A drawbar is a solid coupling between the engine and it’s load. The drawbar is removed annually and examined for any cracks. After removel, a thorough cleaning must be done.


Park Volunteer Garret Hanford removing grease and debris from the drawbar.

First, grease and other substances must be scraped off. A grinder with a cut brush will remove the rest of the surface debris. Once cleaned down to the bare metal, it is ready for a 3 part dye penetrate examination.


Park volunteer Dave Tadlock applying dye penetrate to the drawbar.

First it is sprayed with a cleaner. Once dry, it is sprayed with a colored dye. If there are any cracks the dye will submerge and be seen after the final step. Next, the colored dye is then wiped off with a rag. The final step is spraying the drawbar with a developer. At this time if there are any cracks they will stand out through the developer. Luckily there were not any cracks discovered.


Journal box staple seen between center spokes of wheel. (Note: Skewed leaf springs)

Examining the geometry of the leaf spring suspension and observations of an arm moving too close to the frame, it was decided that adjustments were in order.  It was determined that the journal box staples needed to be removed, built up, and milled to exactly 11”.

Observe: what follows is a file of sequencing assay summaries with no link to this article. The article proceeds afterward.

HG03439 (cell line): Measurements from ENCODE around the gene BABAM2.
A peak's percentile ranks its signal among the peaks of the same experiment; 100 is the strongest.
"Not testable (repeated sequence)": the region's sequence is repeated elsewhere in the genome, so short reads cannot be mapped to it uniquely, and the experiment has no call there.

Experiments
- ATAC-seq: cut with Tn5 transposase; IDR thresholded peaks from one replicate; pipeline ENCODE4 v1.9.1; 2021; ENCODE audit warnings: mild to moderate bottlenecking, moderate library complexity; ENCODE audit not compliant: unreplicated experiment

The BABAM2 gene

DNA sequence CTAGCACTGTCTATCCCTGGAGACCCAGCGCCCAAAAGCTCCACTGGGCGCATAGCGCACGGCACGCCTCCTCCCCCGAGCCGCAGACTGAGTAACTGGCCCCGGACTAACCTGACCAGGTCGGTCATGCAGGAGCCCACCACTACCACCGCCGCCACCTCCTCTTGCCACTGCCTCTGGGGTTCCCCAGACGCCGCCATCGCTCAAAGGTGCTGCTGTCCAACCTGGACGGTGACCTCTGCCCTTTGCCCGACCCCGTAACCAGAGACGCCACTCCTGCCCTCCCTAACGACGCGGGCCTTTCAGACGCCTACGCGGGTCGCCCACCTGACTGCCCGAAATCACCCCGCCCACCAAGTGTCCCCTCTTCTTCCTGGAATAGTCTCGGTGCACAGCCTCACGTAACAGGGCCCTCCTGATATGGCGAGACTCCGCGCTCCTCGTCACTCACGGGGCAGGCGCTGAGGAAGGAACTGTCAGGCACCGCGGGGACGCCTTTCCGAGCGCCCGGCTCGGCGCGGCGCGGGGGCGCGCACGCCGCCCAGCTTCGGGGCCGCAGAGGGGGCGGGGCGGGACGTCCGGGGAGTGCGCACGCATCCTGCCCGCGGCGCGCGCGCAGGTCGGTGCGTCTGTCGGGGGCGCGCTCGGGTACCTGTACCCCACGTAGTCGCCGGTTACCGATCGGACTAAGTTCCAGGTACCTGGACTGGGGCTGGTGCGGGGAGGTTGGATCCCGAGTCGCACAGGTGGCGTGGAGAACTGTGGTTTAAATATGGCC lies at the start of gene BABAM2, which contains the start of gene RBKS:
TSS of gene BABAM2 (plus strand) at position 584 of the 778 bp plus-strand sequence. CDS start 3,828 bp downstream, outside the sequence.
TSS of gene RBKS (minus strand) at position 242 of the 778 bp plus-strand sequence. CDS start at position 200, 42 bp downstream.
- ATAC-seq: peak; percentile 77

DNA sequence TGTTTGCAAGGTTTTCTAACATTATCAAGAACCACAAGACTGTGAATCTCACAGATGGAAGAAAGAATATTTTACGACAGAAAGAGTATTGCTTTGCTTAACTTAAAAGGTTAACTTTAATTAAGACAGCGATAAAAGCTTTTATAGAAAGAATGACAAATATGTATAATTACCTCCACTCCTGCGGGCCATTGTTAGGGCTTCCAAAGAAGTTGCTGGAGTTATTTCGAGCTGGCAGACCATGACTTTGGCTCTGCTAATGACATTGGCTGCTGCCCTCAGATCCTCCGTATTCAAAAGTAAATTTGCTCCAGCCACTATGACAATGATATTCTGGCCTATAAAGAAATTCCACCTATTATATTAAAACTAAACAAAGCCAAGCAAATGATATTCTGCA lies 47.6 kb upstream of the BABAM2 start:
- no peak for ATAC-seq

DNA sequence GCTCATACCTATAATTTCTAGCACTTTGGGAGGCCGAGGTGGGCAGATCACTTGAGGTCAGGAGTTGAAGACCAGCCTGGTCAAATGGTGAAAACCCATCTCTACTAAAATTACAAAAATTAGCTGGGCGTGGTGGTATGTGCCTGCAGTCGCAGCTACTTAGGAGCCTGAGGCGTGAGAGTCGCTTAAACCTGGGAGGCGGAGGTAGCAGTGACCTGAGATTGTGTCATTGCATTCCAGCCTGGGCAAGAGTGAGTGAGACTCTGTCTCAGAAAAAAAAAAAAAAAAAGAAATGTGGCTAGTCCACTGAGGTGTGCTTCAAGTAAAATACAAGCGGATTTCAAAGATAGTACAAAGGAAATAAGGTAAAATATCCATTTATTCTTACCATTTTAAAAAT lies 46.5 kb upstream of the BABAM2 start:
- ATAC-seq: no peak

Journal box staple removed.

This journal box staple was removed, measured, and inspected.


Park Employee Scott Botfield adding weld to build up the staple.

After measurements and calculations, weld was affixed to the staple legs to lift it to slightly above 11″.


Affixed weld on staple.

Weld applied to staple legs and waiting to be milled.


Machinist Tony Stroud milling the staple.

Milling or machining, is a process of using rotary cutters to remove excess material. This process will ensure precise sizes and shapes. Here we see the journal box staple being milled to exact specifications.


Journal box staple in process of milling.

Milling the staple to precisely 11”.


Journal box staple after milling process.


Park Employee Scott Botfield using a cutting torch to cut off excess slag.

A cutting torch is used to remove excess material from the legs of the staple.


Scott Botfield using a chipping hammer to remove slag from the staple.

A chipping hammer is used to remove remaining slag (waste material) from the staple. It was then planed with a grinder.


Journal box staple and leaf suspension reassembled.


Scott Botfield using a cutting torch to remove a section of the brake bar.

30” of the brake bar was removed and replaced due to apparent defects. The section was removed by a cutting torch and a new section was welded into place.


Park Volunteer Eric Nielsen doing the “Dirty Work” of cleaning the pit.